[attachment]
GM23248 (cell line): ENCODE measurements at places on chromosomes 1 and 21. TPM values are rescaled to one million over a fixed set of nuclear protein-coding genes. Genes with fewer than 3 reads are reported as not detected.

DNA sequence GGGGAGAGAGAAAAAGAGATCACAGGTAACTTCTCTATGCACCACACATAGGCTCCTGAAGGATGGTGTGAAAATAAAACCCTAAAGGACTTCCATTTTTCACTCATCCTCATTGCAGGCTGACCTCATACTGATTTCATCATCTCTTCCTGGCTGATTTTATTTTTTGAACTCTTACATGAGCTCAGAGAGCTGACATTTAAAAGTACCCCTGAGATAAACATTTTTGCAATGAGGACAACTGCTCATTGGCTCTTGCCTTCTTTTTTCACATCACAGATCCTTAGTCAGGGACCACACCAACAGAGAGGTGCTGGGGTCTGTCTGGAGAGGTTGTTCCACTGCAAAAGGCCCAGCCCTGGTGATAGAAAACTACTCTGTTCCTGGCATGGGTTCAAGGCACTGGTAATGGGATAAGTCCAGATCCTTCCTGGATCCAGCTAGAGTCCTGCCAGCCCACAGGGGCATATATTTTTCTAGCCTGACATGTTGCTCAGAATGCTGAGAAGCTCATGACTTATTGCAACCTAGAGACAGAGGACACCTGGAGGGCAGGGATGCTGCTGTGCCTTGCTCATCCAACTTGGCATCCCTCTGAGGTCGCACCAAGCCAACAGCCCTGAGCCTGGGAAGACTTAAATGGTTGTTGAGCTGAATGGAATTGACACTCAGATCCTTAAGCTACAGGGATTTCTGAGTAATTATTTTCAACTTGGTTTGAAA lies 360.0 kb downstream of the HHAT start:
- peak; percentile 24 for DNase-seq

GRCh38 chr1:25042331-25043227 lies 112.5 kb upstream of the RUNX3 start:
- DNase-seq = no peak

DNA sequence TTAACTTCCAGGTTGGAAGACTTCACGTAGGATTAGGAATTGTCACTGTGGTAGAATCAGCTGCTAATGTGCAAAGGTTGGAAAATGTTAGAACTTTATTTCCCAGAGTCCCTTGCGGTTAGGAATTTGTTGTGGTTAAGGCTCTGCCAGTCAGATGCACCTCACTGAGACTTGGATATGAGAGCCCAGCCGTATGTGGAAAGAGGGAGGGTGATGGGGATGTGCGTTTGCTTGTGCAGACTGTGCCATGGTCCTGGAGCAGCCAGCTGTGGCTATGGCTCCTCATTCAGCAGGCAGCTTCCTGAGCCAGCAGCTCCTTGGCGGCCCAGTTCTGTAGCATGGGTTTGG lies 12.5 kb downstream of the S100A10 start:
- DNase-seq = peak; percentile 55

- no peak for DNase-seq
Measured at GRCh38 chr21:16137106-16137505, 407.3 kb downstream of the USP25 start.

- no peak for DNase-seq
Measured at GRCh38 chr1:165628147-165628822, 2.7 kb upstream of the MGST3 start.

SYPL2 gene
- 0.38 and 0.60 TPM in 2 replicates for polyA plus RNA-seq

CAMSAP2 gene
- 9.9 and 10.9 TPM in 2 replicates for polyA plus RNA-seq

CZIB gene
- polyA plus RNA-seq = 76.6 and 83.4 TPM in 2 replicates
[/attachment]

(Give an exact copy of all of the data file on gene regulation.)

GM23248 (cell line): ENCODE measurements at places on chromosomes 1 and 21. TPM values are rescaled to one million over a fixed set of nuclear protein-coding genes. Genes with fewer than 3 reads are reported as not detected.

DNA sequence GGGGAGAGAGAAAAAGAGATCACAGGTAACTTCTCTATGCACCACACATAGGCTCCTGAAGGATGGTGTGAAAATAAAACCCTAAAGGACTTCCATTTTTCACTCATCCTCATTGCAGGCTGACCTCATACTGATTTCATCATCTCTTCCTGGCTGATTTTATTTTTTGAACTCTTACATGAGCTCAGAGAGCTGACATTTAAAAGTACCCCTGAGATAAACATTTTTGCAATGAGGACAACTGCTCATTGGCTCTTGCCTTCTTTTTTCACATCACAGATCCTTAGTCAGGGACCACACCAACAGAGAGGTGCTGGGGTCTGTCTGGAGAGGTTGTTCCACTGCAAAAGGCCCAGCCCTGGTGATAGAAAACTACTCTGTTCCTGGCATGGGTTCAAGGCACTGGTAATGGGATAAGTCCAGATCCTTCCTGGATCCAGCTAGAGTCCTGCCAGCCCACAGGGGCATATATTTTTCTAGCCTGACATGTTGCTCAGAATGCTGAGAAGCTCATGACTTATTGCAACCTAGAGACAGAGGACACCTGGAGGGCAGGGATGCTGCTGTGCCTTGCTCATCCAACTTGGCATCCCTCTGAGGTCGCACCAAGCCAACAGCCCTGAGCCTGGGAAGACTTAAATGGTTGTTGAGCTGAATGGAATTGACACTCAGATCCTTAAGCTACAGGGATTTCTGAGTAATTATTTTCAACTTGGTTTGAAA lies 360.0 kb downstream of the HHAT start:
- peak; percentile 24 for DNase-seq

GRCh38 chr1:25042331-25043227 lies 112.5 kb upstream of the RUNX3 start:
- DNase-seq = no peak

DNA sequence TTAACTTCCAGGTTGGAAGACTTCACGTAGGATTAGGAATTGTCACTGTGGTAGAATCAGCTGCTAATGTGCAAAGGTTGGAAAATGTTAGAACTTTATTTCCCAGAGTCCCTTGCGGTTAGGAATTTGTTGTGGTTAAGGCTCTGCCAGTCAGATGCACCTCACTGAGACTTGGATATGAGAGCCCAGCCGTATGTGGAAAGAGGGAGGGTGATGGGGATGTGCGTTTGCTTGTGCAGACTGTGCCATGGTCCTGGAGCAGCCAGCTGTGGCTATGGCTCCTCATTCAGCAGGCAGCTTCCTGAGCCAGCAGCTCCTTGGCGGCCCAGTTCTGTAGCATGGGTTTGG lies 12.5 kb downstream of the S100A10 start:
- DNase-seq = peak; percentile 55

- no peak for DNase-seq
Measured at GRCh38 chr21:16137106-16137505, 407.3 kb downstream of the USP25 start.

- no peak for DNase-seq
Measured at GRCh38 chr1:165628147-165628822, 2.7 kb upstream of the MGST3 start.

SYPL2 gene
- 0.38 and 0.60 TPM in 2 replicates for polyA plus RNA-seq

CAMSAP2 gene
- 9.9 and 10.9 TPM in 2 replicates for polyA plus RNA-seq

CZIB gene
- polyA plus RNA-seq = 76.6 and 83.4 TPM in 2 replicates